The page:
The Whole Woman

An apple a day may not keep the doctor away, but maintaining a healthy weight, exercising regularly, eating a diet rich in fruits and vegetables, and keeping stress to a minimum can improve a woman’s overall health and lower her risk for heart disease, cancer, and other maladies later in life.

Even making just one or two of these lifestyle changes can have a profound impact on a woman’s overall health and longevity. Here are some tips for better self-care and living your best — and hopefully longest — life.

Heart Disease

According to the American Heart Association, 1 in 3 women dies from heart disease and stroke each year, making cardiovascular disease the number-one killer of women in the United States.

Dr. Mary Ann Bauman, courtsey American Heart Association

Internal medicine doctor, national Go Red for Women spokesperson, and American Heart Association national board member Dr. Mary Ann Bauman said there are simple steps women can take to lower their risk of heart disease, starting with knowing their numbers.

“Know your blood pressure, know your blood sugar, know your cholesterol, know your family history, and know your body mass index,” said Bauman. “And the next best thing to do is really start to change those things that you can change. You can’t change your genetics, but you can certainly exercise and eat a healthier diet.”

Bauman said it is also important for women to be aware of the early signs of a heart attack: crushing pain or pressure in the chest, difficulty breathing, pain or pressure in the arm and jaw, nausea and vomiting, discomfort between the shoulder blades, dizziness, and profuse sweating. “And don’t be afraid to call 911,” added Bauman. “Studies show women will call 911 for somebody else who is having chest pain, but not themselves.”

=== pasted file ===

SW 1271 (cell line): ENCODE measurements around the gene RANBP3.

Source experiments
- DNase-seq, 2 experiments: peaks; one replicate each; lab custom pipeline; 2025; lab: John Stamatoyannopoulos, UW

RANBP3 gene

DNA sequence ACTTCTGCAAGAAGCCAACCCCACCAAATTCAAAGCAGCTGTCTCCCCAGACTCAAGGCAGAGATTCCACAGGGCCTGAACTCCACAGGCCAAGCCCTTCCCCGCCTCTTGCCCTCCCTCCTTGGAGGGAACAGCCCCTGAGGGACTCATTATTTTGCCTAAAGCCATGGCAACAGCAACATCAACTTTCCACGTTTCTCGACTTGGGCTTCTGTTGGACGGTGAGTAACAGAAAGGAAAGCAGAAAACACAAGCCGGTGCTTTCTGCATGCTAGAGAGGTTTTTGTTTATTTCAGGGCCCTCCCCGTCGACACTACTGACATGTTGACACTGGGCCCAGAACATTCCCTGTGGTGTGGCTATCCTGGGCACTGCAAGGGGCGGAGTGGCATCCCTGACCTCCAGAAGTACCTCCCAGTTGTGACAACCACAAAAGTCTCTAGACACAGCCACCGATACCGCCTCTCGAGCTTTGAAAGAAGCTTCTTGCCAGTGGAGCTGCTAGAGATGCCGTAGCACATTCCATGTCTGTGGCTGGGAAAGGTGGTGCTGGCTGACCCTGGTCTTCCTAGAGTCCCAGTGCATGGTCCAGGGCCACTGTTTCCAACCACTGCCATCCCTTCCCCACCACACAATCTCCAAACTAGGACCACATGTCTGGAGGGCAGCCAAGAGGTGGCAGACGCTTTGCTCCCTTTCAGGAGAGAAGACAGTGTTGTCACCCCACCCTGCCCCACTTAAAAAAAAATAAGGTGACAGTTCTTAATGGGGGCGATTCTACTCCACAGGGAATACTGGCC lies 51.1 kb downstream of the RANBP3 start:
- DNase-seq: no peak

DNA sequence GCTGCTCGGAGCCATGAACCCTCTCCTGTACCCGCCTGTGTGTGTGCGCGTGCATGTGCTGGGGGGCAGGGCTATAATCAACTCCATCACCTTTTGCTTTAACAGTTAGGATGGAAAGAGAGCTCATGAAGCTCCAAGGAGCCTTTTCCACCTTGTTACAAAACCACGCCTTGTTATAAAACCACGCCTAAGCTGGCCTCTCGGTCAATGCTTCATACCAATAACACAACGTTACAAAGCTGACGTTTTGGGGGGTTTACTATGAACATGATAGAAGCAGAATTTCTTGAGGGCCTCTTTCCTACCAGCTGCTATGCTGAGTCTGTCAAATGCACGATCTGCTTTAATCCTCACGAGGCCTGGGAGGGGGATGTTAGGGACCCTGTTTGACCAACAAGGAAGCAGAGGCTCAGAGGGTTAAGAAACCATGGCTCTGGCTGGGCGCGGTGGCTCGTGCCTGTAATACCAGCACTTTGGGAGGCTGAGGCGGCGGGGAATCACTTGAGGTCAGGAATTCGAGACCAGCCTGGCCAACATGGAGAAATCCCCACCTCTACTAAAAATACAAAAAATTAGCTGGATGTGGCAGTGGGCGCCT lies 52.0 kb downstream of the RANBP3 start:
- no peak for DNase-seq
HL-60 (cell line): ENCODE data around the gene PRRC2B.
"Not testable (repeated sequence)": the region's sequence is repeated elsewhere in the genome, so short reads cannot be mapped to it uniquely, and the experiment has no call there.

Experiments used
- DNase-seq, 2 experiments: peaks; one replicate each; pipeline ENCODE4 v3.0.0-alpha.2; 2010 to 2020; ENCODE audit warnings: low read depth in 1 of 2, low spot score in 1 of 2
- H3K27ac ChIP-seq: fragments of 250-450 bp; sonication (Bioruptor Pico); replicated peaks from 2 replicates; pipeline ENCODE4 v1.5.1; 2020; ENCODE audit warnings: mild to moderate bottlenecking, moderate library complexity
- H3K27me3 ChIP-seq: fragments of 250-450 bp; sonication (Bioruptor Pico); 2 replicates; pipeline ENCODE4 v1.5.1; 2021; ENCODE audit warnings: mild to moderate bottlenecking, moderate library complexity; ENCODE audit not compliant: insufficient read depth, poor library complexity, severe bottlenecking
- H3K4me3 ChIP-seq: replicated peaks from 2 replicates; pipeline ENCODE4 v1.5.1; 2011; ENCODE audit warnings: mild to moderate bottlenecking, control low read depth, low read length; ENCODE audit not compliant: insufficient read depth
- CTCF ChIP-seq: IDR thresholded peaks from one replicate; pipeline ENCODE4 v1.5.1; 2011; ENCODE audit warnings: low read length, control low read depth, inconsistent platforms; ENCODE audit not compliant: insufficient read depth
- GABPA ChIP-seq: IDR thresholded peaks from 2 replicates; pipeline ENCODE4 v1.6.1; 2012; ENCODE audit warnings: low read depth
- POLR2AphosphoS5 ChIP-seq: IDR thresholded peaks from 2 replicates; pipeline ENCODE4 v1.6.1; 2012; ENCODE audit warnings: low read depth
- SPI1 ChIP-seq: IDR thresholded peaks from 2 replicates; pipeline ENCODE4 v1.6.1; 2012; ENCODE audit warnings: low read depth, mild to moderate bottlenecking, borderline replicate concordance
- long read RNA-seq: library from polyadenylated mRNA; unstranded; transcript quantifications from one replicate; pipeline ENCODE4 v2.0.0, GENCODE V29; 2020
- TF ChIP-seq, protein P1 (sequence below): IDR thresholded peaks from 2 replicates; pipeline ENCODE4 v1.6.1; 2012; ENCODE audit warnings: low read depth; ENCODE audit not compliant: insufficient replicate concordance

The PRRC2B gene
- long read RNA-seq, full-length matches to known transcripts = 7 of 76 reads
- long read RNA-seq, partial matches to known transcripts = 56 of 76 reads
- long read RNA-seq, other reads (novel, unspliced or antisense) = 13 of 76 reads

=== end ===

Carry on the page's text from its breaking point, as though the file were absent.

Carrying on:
Another way women can take charge of their heart health, Bauman said, is by joining Go Red for Women.

Accoring to Bauman, 89 percent of women who join Go Red make at least one healthy lifestyle change.

Cancer

Following heart disease, cancer is the second-biggest killer among women in the United States. If you have a family history or are at high risk for certain cancers, you should talk to your health care provider about screenings and prevention. For those at average risk, here are some general cancer screening guidelines, courtesy of the American Cancer Society.

• BREAST CANCER: Between the ages of 40 and 44, women have the option to start annual mammograms. Breast cancer screenings are recommended annually for all women between the ages of 45 and 54. Women should switch to mammograms every other year starting at age 55.

• CERVICAL CANCER: Women should have their first Pap test at age 21 and continue with tests every three years through age 29. At 30, it’s recommended that women undergo a combined Pap and HPV test every five years until age 65. Some doctors opt to do this more often.

• COLORECTAL CANCER: Screenings for colorectal cancer should begin at age 50 with a colonoscopy. Women at average risk for colon cancer should follow up with an additional colonoscopy every 10 years.